Decided to do the traditional Thanksgiving post and list all the things I'm thankful for.

  • I seriously have the best girlfriend in the world.  She cooked up a fantastic Thanksgiving meal and did not complain about it once (she never does).

  • Everyone I care about is happy and healthy right now.

  • I have some awesome friends who are always there for me and are fantastic to hang out with.

  • I have a job that pays me well and that is helping me get to my career goals.  No small thing given this horrible economy.

  • I have the ability to have this site.  By this I have not only the means to do the activities on the site, but I have the knowledge to do it as well.

  • I am never in want of anything.  While I do deny myself several things because I like to save money, in reality I could buy pretty much whatever I want whenever I want.  I've actually learned to loosen the purse strings a little bit.  Just this year I bought the digital Camera and a plasma TV.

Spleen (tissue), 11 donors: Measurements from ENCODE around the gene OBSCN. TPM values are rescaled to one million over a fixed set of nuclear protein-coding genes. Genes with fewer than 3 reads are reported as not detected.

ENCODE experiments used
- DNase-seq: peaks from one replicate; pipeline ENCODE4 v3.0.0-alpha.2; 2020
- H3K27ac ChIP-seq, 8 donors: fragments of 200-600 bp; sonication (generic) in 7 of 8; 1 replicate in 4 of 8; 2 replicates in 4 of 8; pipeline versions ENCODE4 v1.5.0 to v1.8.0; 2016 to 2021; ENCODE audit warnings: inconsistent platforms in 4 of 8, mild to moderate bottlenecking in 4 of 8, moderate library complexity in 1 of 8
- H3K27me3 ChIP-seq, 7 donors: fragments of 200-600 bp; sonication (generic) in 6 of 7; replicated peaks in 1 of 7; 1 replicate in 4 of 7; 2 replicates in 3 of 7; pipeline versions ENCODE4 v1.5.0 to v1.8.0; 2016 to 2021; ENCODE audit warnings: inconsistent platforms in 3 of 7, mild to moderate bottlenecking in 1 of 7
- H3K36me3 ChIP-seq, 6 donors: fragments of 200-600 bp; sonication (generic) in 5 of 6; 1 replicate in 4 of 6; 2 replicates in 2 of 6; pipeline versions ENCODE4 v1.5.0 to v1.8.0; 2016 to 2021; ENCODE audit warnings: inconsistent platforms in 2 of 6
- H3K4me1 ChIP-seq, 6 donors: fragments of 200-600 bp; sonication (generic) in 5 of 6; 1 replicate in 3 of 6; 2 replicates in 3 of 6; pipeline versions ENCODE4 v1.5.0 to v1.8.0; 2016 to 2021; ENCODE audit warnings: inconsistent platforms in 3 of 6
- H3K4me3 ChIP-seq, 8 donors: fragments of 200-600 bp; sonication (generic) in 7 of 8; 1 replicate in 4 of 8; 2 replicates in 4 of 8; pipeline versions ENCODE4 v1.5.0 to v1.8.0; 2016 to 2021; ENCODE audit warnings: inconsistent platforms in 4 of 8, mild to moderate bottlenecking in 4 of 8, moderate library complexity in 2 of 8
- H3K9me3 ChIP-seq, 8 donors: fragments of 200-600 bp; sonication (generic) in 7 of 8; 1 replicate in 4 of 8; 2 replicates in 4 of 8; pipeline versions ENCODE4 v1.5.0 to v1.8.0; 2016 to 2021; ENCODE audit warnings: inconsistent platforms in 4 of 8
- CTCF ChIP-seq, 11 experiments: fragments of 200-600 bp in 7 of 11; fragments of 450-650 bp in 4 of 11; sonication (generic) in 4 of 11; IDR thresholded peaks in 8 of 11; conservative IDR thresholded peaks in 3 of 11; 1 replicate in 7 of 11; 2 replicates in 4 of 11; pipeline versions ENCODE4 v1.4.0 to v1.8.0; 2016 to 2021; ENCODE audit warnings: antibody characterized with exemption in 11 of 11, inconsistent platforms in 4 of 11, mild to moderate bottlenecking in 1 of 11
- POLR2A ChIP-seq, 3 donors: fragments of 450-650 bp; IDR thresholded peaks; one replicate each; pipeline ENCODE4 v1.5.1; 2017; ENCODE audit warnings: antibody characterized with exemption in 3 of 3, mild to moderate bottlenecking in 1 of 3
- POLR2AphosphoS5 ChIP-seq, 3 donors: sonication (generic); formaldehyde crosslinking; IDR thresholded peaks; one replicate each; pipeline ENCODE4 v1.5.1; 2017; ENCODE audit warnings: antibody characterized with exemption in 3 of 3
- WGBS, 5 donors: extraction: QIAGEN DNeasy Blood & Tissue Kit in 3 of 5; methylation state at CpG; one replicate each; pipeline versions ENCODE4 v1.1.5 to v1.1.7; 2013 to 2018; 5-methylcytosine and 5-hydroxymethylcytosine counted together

• I don't live in Seattle anymore.  :)  Was reminded how much I do not miss it when it rained very heavily in California this weekend.

  • The Lakers are 12-1.

There are probably several other things off the list, but this is all I can come up with off the top of my head.  I hope everyone had a good turkey day.  Back to posting on a regular basis tomorrow.

Tuesday, November 25, 2008

One Positive in the Financial Crisis

So there is definitely one positive thing happening because of this financial crisis.  People are talking about it.